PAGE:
Disability communities emphasise the importance of challenging ableism in society, valuing diversity and being aware of difference. Assumptions about the interests and capabilities of disabled people, or ignoring their experiences, leads to invisibility. These assumptions continue to be made about the interests and capabilities of disabled people without communicating or seeking to understand them as individuals.
Exposing this ableism is essential to restoring the mana and wellbeing of disabled survivors. This includes addressing social, environmental, and systemic barriers that exist for disabled people, rather than seeing disability as a problem that needs to be cured or contained.
Part of restoring mana for disabled people, and removing the barrier of invisibility, is seeking to understand them as individuals, or the perspectives of the groups they belong to. It includes respecting disabled people as part of human diversity. It recognises that changes may be needed to recognise this diversity and ensure they can participate in all aspects of community life and all levels of decision-making.
Care and support systems, whether for restoration for past abuse, recovery from mental distress, or for enabling better lives, are needed, as are systems for keeping people safe. To ensure abuse is not repeated, the systems that enabled it need to be transformed. These changes would ensure the inclusion of disabled people and allow them to meaningfully participate in various aspects of community life.
Some phrases used by the disability community to describe their experiences and transformative change are:
- “Out of sight, out of mind” describes the worst aspect of the invisibility of disabled people being segregated into institutions, hospitals, group homes, special schools and units, day services and sheltered work environments.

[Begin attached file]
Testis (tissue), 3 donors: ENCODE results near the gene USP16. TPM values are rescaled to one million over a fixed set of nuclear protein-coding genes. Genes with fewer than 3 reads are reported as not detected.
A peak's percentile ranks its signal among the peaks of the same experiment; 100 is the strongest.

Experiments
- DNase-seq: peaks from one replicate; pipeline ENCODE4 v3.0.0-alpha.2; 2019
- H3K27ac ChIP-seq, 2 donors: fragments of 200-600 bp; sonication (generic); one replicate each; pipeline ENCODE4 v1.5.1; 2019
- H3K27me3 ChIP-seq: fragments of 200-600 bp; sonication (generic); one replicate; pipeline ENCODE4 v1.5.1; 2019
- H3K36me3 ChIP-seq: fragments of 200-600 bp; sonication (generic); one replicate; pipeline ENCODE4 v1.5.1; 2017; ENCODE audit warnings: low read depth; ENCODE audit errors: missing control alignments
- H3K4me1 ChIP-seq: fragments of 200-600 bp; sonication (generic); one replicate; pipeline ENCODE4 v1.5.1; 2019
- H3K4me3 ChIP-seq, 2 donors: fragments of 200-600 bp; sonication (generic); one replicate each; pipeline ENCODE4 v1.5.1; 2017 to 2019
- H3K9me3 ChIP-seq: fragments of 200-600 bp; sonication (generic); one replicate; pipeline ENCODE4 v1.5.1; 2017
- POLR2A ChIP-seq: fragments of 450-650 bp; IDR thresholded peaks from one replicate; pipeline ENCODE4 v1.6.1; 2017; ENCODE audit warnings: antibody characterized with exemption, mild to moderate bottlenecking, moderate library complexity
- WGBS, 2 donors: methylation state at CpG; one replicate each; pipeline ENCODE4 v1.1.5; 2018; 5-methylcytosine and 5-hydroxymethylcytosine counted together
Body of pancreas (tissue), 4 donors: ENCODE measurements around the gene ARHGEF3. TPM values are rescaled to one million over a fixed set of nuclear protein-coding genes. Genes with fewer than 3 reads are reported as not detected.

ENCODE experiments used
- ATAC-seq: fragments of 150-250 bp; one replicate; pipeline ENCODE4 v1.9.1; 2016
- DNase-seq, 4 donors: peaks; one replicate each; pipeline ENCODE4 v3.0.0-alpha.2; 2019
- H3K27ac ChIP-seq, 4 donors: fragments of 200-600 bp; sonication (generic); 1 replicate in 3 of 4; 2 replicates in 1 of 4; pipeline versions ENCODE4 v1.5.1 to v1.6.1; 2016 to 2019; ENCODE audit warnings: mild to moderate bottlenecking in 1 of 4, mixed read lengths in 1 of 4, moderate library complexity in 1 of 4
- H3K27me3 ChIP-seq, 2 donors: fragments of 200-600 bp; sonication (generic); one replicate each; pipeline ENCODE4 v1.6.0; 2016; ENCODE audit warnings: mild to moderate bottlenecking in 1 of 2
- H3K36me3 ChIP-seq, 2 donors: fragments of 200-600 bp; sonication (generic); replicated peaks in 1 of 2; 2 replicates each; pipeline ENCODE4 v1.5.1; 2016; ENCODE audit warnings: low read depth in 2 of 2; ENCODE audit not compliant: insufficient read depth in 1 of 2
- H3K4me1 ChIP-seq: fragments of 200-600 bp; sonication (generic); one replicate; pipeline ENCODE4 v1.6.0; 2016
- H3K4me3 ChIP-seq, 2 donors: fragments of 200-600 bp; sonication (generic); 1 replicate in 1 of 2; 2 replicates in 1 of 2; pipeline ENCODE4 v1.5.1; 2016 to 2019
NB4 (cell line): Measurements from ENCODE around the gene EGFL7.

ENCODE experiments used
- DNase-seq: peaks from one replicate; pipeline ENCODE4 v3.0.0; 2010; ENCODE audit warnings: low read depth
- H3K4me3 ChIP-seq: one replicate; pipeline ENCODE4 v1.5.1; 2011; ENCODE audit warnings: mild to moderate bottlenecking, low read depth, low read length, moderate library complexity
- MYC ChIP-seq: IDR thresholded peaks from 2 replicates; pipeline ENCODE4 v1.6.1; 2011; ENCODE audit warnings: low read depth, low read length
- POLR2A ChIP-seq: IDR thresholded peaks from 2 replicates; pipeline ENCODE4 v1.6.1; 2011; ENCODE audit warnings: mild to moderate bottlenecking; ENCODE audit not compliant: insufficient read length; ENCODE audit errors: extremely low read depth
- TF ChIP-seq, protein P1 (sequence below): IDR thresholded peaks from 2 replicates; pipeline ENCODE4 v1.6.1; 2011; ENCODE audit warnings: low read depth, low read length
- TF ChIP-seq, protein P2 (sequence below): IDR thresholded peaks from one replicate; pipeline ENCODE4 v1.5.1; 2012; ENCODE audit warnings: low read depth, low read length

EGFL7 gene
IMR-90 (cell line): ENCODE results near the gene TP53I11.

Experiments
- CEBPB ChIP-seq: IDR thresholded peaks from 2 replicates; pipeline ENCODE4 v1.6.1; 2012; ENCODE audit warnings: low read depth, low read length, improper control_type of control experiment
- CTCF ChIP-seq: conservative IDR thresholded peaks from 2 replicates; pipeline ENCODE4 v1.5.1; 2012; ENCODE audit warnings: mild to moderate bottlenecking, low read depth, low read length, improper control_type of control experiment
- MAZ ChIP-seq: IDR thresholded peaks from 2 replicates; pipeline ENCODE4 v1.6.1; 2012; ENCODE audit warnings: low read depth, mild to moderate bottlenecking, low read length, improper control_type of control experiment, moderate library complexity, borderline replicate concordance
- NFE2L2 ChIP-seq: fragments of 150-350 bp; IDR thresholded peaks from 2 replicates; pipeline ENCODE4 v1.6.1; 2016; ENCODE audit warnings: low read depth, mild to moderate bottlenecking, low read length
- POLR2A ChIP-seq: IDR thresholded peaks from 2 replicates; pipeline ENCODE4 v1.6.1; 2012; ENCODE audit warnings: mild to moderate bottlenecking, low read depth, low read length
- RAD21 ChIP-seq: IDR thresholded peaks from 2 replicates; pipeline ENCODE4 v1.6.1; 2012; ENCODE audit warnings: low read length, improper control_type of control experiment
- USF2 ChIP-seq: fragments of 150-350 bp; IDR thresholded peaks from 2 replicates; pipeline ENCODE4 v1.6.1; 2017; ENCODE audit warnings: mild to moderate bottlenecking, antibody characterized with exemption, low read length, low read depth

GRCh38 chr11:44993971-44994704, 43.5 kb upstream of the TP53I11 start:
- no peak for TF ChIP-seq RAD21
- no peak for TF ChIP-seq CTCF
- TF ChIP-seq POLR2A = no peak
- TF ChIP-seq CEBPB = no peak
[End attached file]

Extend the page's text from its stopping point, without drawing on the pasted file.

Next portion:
- “Who I am is okay, what happens to me is not” reflects the social rights model. Diversity of impairment, like gender or ethnicity is normal. Ableism is not. Ableism includes what the Deaf community names as audism, the mental distress community names as stigma, and the neuro-diverse community names as neuro-typicalism. Ableism, whether intentional or not, should be challenged.
- “Know me before you judge me” calls to end stigma and ableism, particularly for people who experience mental distress.
- “Leave no one behind” recognises some people are at much greater risk than others, for example, people with unique forms of communication who can only be understood by those who know them well. Those peoples with intersectionality, such as those at risk of sexism or racism along with ableism, may be most at risk. Inclusion involves seeking out, listening to, and acting on the forgotten voices.
The main priority for many disabled people who have experienced abuse or neglect is not their own direct benefit, but to contribute to better lives for others, free from the abuse they experienced.
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